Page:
As if this post isn’t long enough, I have one more item I am compelled to mention.  How do YOU spell ketchup?  or is it catchup? or is it catsup? I used all three in this post to try to satisfy everybody. Did you notice?

Homemade Whole Wheat Rolls
Recipe type: Bread
  • ¾ cup warm water
  • 1 egg
  • 1 teaspoon salt
  • 3 tablespoons honey
  • 3 tablespoons oil
  • 1½ cup all purpose, unbleached flour
  • 1½ cup whole wheat flour
  • 1 tablespoon vital wheat gluten (optional)
  • 2¼ teaspoons yeast
  1. Add ingredients to bread machine in order listed.
  2. Set for dough cycle and start. After 5-7 minutes, lift lid and check on the dough. If too wet (sticking to all sides) add flour 1 spoonful at a time until dough begins to hold its shape. If too dry, (bouncing against the sides) add water 1 spoonful at a time until dough sticks to one side at a time. (See this picture tutorial if you are new to using a bread machine.) Can't stress enough the importance of checking dough soon after machine is started. Weather conditions can make a huge difference and can't be predicted. Experience is the best teacher with bread dough.
  3. When dough cycle is complete, remove from pan. Shape into balls depending on the final use. When I want dinner rolls,I like to make small balls and place them 2 or 3 each into a cupcake pan. Or you could fill 2 8-inch or 9-inch pans (round or square) with balls, varying the size to your preference. If you make the balls larger, they are good for sliders or little sandwiches.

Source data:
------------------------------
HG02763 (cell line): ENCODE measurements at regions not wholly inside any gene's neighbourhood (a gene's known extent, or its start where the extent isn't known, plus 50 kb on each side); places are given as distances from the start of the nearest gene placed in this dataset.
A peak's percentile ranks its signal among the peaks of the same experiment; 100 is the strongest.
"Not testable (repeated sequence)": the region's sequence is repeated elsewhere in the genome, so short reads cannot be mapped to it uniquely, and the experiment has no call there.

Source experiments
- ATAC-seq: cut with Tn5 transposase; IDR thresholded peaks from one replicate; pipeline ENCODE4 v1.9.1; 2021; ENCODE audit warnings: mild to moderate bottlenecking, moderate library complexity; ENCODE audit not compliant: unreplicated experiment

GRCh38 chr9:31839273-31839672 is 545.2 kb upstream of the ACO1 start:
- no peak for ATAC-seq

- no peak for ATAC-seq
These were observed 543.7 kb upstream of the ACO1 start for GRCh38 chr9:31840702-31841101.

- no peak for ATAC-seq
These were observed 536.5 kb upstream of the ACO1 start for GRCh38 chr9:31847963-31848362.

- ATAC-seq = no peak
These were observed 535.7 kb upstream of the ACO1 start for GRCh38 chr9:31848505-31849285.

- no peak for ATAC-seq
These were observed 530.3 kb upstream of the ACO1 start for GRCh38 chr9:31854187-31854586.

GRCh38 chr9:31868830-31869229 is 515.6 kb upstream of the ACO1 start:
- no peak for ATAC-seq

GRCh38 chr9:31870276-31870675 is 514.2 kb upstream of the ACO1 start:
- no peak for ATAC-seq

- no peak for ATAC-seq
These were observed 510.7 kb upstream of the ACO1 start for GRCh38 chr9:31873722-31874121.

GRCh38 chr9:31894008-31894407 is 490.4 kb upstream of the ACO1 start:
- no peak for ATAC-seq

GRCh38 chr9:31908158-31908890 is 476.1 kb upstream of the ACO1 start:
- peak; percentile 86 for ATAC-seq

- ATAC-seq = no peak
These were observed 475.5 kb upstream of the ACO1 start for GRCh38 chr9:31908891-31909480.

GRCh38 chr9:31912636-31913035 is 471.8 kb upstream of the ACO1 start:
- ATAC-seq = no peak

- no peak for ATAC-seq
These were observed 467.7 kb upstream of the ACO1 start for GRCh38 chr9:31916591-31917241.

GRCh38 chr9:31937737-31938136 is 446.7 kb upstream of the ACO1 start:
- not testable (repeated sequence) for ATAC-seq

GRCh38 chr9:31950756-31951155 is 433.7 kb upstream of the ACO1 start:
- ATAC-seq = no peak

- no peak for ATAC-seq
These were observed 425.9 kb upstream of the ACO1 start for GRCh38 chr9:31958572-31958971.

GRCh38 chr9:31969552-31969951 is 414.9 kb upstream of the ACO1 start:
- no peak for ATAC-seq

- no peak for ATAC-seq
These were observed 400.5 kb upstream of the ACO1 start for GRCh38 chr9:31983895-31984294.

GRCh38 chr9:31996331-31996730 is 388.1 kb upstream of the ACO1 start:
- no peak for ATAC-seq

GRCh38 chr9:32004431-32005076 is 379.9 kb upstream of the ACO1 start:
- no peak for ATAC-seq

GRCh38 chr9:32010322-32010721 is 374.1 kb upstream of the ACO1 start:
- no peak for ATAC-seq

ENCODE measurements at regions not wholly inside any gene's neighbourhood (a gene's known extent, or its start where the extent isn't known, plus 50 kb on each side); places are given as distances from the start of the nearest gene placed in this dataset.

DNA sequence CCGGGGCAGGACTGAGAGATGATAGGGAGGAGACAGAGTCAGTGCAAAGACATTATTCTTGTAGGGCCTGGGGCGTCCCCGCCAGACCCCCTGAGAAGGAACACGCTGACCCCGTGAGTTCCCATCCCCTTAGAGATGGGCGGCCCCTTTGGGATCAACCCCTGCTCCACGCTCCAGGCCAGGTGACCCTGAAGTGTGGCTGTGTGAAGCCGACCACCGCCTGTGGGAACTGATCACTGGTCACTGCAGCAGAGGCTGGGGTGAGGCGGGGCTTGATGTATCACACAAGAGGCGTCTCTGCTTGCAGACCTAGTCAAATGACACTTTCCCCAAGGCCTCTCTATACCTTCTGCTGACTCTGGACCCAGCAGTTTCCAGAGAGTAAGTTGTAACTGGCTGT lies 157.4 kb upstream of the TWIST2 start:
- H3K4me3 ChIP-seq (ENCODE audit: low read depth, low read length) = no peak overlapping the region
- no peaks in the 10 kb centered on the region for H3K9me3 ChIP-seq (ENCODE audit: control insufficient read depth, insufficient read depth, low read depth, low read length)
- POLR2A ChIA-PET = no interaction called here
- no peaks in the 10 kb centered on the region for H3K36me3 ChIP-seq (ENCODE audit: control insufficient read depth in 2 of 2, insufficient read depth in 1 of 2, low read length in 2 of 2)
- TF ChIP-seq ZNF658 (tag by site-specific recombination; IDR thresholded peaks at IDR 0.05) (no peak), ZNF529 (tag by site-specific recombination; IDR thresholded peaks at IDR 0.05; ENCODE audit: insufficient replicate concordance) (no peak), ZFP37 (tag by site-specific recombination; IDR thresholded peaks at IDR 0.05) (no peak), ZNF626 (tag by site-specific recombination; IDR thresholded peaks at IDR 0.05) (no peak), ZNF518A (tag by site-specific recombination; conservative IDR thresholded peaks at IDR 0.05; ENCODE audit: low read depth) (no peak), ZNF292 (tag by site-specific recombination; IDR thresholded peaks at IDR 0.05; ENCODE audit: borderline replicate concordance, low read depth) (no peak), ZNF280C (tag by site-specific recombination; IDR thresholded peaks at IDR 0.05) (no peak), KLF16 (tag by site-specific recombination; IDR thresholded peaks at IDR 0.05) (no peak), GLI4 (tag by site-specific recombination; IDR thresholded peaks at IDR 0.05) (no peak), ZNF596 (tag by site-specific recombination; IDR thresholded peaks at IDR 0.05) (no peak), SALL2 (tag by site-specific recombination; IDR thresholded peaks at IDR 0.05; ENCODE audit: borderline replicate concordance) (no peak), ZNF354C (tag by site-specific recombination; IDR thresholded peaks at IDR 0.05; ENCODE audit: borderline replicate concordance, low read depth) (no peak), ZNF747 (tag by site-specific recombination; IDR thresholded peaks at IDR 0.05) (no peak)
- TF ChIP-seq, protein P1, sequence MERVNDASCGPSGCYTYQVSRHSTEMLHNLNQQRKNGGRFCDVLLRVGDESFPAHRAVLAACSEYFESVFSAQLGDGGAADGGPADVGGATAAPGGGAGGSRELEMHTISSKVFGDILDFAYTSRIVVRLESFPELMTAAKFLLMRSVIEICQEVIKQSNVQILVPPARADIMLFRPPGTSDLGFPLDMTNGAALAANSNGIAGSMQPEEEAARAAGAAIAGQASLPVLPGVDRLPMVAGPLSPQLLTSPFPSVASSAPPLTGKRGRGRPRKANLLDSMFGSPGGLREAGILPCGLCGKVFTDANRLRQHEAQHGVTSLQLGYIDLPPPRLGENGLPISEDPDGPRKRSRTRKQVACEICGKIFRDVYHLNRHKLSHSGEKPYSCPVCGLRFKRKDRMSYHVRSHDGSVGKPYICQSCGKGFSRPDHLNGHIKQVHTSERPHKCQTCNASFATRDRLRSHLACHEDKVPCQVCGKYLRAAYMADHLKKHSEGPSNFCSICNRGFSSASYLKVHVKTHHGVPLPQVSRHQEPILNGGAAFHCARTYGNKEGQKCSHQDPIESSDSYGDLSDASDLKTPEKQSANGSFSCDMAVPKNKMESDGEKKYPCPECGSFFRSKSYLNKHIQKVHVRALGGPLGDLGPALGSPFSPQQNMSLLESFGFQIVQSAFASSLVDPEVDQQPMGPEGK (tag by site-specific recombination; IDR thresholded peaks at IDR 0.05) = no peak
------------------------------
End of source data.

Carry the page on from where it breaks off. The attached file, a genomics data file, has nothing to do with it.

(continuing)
4. Cover pans with clean tea towels (not terrycloth) and place in warm place to rise until double. This may take 30 minutes to an hour depending on the ambient temperature.
  5. Bake at 350 degrees until golden brown--about 10-12 minutes.
  6. Optional: Brush rolls with butter after removing from the oven.


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{ 11 comments… read them below or add one }

Leigh Ann February 4, 2016 at 11:56 am

Did you ever substitute anything for the vital wheat gluten? I just googled it and saw that 1 tsp Xanthan gum is equivalent to 1 Tbsp VWG, but was curious if you had ever tried it. I have the XG on hand, but didn’t find the other yet.

Thank you,
Leigh Ann


Aila May 14, 2014 at 8:48 am

Your site is great! I have been wanting to start making my own bread and was really interested when I saw that you had a whole wheat bun!
But I just have one question, in the ingredients you use both whole wheat flour and all purpose, unbleached flour, so doesn’t that mean that the buns are not actually whole wheat? I am just wondering because I try to stick to completely whole grains in my diet and just wanted to make sure.